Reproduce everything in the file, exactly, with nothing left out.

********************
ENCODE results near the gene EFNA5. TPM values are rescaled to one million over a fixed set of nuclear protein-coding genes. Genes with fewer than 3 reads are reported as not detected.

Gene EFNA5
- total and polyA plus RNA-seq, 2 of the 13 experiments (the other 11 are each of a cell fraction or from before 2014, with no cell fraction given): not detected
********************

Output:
ENCODE results near the gene EFNA5. TPM values are rescaled to one million over a fixed set of nuclear protein-coding genes. Genes with fewer than 3 reads are reported as not detected.

Gene EFNA5
- total and polyA plus RNA-seq, 2 of the 13 experiments (the other 11 are each of a cell fraction or from before 2014, with no cell fraction given): not detected